Lloyds Banking Group - Case Study Example

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This paper "Lloyds Banking Group" discusses organizational structures that the Lloyds Banking Group could resort to and the accompanying managerial, cultural and performance-related aspects associated with the proposed options. Lloyds Banking Group is no way different from any other bank…
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Lloyds Banking Group
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Download file to see previous pages Especially, the financial markets in Europe today are governed by a general agreement and consensus as to the inevitability of internal and external monitoring of the banks and financial institutions (Global Finance 2009). The banks in Europe are increasingly under the state and stakeholder-driven pressure to affect structural and remuneration reforms that positively discourage and restrain extreme risk-taking and promote productivity and efficiency. 

It goes without saying that Lloyds Banking Group is indeed a prominent and important British Financial Institution. Lloyds Banking Group came into existence after Lloyds TSB acquired HBOS in 2009. The British Government commands near to a 41 percent stake in the organization’s shareholding. Lloyds Banking Group comprises four business divisions that are Retail Banking, Wealth & International, Wholesale and Insurance (Lloyds Banking Group 2010). The bank has business interests and operations scattered around a significant part of the world, including Asia, the Middle East, the US and Europe (Lloyds Banking Group 2010). Until now, to sell, promote and manage its highly diversified range of financial services and products, the group has predominantly relied on a divisional model, which is primarily a vertical structure, with its advantages and the accompanying bureaucratic arrangements, organizational hassles, and inflexibility.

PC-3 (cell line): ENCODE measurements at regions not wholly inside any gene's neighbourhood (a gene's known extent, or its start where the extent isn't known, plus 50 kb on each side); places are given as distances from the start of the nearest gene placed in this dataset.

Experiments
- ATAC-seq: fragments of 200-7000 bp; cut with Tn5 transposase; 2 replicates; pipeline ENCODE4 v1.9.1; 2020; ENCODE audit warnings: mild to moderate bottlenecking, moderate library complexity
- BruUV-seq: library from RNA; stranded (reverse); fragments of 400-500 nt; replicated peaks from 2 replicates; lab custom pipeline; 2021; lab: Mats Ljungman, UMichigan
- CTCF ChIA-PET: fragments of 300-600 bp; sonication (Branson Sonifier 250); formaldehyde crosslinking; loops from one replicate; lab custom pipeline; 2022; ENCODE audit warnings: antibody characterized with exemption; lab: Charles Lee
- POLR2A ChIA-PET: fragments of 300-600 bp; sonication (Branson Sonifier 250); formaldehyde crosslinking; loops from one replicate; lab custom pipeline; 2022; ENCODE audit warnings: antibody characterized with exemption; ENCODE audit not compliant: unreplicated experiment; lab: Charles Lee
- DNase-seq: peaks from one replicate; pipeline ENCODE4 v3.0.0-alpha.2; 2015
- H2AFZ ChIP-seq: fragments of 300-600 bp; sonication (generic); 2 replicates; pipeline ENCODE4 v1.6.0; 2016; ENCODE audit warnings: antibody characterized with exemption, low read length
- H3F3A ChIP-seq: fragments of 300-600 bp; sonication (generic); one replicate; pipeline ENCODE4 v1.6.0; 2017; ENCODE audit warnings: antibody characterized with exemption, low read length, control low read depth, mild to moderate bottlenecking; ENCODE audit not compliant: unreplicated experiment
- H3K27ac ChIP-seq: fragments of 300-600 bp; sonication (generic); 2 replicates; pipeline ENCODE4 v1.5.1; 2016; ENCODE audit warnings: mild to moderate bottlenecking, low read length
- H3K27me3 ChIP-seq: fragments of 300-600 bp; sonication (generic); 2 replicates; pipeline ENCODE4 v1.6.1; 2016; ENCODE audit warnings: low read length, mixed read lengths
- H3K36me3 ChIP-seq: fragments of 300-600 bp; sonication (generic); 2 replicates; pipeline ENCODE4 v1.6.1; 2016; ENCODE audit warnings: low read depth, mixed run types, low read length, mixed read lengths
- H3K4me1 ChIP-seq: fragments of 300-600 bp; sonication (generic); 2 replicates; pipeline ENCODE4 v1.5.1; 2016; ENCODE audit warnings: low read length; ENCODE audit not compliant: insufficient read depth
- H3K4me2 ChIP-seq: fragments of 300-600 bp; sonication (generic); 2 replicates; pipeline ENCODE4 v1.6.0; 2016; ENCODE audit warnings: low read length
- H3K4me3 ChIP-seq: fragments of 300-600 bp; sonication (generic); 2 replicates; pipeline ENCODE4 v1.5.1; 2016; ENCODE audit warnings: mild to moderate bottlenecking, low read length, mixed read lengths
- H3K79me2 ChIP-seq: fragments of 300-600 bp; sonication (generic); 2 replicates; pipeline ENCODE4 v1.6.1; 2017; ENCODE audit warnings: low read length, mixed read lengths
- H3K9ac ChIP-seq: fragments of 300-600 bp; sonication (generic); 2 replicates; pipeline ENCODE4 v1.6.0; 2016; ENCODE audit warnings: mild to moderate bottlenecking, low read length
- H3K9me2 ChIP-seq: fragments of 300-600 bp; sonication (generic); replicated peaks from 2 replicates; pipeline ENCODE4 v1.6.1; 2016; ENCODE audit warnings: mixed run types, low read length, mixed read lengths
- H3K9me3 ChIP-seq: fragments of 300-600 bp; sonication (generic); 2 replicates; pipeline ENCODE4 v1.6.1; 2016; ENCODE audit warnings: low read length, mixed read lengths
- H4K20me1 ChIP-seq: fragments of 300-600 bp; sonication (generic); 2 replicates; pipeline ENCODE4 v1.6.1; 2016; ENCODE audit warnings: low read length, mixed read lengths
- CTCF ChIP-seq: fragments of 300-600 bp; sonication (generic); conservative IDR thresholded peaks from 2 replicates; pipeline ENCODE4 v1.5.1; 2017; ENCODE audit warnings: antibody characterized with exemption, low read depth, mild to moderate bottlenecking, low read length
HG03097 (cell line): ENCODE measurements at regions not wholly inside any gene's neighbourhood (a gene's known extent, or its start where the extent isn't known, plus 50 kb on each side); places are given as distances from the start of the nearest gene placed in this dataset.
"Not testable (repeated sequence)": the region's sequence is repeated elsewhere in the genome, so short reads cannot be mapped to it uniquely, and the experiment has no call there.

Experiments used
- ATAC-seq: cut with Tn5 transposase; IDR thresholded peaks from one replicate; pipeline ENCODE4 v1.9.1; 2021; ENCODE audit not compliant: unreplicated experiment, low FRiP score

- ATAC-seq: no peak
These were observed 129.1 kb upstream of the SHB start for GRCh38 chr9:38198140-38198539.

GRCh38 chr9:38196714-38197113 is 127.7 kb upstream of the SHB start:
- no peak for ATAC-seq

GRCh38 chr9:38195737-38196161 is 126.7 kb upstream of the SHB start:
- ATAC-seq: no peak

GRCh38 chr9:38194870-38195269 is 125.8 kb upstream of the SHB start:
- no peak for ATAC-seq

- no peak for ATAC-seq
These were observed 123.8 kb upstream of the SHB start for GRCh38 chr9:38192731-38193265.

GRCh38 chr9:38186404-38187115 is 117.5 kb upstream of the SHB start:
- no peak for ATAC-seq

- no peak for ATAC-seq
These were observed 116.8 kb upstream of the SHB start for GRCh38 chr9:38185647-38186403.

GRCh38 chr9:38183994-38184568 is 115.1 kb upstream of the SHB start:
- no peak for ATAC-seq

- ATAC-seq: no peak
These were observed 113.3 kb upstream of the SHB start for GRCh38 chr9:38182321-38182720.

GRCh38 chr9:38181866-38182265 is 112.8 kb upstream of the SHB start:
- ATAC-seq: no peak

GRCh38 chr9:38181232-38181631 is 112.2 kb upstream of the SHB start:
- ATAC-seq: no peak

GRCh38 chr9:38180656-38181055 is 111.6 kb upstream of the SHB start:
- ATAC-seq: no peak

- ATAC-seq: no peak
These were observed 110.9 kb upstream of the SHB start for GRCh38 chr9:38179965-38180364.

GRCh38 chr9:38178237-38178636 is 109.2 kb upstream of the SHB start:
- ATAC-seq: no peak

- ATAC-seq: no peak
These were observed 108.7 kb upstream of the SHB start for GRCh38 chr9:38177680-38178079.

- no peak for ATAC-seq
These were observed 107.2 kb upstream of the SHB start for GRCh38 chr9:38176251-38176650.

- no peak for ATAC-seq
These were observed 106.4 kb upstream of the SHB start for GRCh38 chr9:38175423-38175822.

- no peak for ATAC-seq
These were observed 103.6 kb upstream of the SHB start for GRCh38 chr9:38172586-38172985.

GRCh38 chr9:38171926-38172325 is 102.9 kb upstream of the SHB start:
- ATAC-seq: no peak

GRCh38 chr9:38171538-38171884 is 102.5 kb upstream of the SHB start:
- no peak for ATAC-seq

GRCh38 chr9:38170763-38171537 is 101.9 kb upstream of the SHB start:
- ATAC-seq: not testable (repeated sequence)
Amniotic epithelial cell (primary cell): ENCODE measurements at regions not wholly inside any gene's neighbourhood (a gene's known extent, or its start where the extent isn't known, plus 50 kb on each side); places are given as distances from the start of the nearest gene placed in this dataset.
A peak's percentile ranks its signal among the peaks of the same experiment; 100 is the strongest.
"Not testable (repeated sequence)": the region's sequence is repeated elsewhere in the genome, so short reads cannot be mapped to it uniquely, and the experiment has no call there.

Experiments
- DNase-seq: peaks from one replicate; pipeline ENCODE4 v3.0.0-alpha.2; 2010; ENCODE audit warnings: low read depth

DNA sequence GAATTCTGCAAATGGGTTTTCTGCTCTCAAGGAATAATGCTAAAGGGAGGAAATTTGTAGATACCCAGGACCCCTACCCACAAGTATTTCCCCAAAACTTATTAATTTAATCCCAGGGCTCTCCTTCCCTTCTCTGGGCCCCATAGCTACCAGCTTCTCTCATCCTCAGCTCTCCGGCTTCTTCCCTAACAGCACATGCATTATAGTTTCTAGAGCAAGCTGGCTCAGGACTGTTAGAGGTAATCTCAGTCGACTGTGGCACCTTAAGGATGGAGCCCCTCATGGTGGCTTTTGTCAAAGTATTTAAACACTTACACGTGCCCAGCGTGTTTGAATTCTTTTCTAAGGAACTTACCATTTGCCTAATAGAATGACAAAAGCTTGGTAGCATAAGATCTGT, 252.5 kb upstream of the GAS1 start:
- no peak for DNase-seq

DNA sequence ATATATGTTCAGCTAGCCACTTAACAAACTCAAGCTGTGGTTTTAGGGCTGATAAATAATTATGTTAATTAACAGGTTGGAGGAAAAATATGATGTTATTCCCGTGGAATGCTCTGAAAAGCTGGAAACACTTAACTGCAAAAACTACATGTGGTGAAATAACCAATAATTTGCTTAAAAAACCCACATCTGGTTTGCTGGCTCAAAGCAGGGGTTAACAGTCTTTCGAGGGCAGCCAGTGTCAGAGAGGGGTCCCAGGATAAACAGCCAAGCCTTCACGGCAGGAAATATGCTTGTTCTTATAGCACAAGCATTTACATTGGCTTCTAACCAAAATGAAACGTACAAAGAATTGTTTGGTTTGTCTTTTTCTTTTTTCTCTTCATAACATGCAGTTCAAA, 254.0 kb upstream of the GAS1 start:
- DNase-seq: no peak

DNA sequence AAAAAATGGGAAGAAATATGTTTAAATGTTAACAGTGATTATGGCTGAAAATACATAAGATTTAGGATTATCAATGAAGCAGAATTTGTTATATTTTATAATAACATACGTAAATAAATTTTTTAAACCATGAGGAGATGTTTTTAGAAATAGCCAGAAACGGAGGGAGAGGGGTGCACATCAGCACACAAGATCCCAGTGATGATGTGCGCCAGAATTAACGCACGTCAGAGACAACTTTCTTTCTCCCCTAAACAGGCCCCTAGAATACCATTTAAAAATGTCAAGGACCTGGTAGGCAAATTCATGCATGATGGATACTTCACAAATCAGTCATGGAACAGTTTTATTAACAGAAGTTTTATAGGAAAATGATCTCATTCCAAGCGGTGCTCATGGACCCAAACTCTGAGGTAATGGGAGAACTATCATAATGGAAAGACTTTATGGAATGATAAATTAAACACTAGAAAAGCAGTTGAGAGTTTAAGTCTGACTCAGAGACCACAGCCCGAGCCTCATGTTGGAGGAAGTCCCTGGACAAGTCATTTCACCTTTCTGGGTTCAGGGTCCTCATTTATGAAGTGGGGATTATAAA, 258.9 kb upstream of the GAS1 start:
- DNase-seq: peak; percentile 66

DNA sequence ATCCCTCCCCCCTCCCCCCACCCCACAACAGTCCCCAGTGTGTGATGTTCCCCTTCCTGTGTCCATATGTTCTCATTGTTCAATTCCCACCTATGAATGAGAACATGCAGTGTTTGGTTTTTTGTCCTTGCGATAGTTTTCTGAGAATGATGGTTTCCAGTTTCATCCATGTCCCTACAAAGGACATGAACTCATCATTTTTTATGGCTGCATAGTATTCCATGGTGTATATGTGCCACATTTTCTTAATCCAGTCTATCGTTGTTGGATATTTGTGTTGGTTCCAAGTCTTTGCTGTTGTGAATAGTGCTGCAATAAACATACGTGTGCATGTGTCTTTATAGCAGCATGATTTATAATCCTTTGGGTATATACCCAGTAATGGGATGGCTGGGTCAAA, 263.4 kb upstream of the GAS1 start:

Lloyd Banking Group’s behemoth size is what worries the regulatory bodies, organizational management and the common and institutional investors (The Economist 2010). Even as per some of the conservative estimates, Lloyds Banking Group has a hold over say 1/5th to 1/4th of the overall UK market for mortgages, small business loans, personal loans, retail accounts and credit cards (The Economist 2010). Added to this, when one takes into consideration the Groups constrained borrowing options, Lloyd Banking Group qualifies to be called a task, which is still far from being over (The Economist 2010).   ...Download file to see next pagesRead More
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